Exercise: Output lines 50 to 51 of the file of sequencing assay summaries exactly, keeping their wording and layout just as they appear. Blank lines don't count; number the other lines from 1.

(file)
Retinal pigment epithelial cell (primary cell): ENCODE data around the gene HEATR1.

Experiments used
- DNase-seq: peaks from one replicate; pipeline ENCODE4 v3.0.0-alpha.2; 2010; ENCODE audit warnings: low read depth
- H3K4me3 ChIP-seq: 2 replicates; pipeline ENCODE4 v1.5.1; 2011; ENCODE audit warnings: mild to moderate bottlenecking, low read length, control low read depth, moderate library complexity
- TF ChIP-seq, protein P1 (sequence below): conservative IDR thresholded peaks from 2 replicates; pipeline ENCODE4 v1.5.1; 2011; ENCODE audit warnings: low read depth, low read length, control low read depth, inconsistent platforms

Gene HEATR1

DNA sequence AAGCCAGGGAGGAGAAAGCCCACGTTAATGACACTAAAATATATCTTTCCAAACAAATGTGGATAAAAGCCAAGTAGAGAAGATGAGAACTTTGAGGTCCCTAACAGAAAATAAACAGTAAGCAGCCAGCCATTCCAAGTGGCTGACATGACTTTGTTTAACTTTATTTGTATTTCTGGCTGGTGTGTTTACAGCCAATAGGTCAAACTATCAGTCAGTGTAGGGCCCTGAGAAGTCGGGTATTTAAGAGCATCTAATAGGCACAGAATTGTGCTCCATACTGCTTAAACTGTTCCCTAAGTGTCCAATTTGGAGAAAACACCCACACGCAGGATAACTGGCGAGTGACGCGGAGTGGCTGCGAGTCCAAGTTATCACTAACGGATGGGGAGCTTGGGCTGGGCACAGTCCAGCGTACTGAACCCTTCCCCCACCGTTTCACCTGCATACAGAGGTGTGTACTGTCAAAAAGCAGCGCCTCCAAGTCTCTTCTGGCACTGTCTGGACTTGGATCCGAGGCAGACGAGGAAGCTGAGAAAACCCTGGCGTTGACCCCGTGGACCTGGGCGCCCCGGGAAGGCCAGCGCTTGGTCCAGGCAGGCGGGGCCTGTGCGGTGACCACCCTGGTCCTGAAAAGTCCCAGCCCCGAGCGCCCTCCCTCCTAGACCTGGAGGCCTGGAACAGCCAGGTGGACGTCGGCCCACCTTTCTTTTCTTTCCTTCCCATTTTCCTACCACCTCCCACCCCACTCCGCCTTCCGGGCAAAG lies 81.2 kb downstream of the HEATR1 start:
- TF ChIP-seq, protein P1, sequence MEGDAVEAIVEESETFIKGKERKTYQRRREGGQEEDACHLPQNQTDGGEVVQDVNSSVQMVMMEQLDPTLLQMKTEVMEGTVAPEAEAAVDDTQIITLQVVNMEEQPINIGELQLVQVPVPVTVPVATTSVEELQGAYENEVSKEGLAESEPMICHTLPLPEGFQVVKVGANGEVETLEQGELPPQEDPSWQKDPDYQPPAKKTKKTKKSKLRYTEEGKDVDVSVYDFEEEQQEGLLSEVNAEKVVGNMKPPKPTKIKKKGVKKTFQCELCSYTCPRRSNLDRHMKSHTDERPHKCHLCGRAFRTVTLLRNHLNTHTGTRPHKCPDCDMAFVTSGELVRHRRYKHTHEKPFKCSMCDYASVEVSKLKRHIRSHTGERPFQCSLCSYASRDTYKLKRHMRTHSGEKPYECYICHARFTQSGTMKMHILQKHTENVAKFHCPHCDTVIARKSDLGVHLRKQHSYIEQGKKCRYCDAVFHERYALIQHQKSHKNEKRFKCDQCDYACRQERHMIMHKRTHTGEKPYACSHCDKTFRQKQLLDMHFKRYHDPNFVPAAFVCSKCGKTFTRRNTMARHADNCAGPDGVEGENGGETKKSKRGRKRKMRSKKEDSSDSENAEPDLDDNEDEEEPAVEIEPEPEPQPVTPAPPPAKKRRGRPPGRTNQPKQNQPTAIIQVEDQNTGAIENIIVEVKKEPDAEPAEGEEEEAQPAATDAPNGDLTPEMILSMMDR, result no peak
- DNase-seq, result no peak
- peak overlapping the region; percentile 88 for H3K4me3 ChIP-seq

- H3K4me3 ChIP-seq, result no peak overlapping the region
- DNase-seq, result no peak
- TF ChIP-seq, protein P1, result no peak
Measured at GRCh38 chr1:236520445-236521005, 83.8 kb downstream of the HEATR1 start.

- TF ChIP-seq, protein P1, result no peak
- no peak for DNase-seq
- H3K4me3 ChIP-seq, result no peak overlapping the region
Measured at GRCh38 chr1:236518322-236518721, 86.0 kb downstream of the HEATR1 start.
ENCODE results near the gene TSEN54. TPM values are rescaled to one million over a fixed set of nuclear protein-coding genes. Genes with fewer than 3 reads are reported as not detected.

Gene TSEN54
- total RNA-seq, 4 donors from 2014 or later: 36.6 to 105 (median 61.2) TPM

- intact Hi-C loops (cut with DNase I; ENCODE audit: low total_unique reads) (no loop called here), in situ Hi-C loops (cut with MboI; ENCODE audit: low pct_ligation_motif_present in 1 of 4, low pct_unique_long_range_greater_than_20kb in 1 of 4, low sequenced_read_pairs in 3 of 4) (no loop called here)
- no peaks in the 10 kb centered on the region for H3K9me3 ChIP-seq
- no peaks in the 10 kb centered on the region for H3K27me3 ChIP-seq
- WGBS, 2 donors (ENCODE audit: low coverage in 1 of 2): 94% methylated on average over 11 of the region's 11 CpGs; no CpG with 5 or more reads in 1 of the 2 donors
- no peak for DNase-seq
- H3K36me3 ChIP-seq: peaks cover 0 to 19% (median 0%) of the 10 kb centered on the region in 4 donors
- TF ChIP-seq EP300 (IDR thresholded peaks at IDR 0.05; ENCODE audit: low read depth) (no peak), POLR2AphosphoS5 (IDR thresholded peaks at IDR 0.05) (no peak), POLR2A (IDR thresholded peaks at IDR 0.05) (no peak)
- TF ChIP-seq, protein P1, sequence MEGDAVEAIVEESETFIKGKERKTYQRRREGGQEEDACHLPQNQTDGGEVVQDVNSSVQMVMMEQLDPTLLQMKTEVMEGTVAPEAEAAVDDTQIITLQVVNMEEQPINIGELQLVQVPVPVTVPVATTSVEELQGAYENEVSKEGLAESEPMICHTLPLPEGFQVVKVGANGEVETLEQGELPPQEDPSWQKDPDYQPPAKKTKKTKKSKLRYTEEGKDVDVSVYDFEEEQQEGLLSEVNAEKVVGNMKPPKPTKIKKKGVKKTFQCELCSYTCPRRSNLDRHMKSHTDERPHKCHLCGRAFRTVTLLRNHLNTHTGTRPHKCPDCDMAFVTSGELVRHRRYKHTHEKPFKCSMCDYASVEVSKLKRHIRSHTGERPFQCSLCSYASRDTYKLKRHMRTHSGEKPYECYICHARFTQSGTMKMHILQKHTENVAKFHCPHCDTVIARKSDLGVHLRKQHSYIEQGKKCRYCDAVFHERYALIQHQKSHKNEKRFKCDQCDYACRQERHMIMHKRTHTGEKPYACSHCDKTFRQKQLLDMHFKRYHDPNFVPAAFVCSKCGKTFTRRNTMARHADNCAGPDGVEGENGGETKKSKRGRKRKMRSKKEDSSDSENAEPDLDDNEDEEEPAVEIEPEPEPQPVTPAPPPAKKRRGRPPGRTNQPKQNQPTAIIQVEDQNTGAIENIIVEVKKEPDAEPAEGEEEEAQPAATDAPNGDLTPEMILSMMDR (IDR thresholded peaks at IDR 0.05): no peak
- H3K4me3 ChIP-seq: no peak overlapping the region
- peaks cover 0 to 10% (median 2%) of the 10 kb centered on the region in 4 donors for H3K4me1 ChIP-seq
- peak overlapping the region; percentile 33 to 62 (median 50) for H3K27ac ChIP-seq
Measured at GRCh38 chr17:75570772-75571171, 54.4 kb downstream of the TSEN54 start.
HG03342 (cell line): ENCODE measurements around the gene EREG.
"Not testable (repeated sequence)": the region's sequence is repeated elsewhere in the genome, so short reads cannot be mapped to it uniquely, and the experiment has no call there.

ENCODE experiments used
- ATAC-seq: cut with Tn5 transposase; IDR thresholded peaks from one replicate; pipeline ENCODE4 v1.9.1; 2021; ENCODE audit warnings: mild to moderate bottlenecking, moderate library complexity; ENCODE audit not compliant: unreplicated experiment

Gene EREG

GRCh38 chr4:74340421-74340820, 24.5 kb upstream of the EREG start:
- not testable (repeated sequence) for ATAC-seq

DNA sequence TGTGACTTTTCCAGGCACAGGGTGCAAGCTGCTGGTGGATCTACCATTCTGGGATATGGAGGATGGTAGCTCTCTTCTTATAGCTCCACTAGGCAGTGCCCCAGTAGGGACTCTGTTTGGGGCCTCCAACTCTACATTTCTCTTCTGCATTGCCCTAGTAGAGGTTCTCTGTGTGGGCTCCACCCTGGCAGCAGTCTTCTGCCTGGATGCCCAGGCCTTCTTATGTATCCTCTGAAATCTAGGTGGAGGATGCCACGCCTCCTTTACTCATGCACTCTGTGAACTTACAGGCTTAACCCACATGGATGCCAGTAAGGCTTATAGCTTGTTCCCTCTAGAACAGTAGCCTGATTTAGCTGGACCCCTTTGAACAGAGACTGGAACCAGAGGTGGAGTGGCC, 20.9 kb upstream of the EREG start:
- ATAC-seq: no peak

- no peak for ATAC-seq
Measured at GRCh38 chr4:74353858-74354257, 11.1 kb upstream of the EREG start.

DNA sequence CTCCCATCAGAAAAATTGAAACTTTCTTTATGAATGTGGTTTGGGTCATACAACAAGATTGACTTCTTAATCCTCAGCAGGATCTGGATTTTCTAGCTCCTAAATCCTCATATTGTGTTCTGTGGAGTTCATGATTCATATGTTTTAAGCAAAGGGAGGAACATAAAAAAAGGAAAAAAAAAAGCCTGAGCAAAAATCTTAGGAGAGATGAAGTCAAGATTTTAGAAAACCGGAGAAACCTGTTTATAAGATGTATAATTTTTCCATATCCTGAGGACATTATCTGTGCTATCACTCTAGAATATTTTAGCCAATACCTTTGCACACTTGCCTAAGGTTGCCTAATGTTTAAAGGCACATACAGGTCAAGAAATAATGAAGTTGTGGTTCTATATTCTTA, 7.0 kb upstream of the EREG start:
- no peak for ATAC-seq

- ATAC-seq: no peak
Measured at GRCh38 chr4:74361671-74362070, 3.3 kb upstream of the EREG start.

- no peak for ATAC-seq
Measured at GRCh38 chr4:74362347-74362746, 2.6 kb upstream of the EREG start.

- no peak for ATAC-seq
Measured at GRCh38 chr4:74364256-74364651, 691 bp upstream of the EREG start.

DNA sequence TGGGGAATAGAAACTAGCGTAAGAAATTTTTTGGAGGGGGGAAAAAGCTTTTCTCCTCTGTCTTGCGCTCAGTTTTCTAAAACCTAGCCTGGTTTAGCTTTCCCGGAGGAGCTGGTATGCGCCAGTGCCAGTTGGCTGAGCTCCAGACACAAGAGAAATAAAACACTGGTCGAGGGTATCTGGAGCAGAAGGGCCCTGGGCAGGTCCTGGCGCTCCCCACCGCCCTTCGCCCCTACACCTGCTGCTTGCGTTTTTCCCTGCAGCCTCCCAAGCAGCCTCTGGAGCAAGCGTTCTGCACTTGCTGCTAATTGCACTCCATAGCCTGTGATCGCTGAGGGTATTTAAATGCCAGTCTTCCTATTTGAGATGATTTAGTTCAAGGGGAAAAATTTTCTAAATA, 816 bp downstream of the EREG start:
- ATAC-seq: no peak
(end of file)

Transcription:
Measured at GRCh38 chr4:74362347-74362746, 2.6 kb upstream of the EREG start.

- no peak for ATAC-seq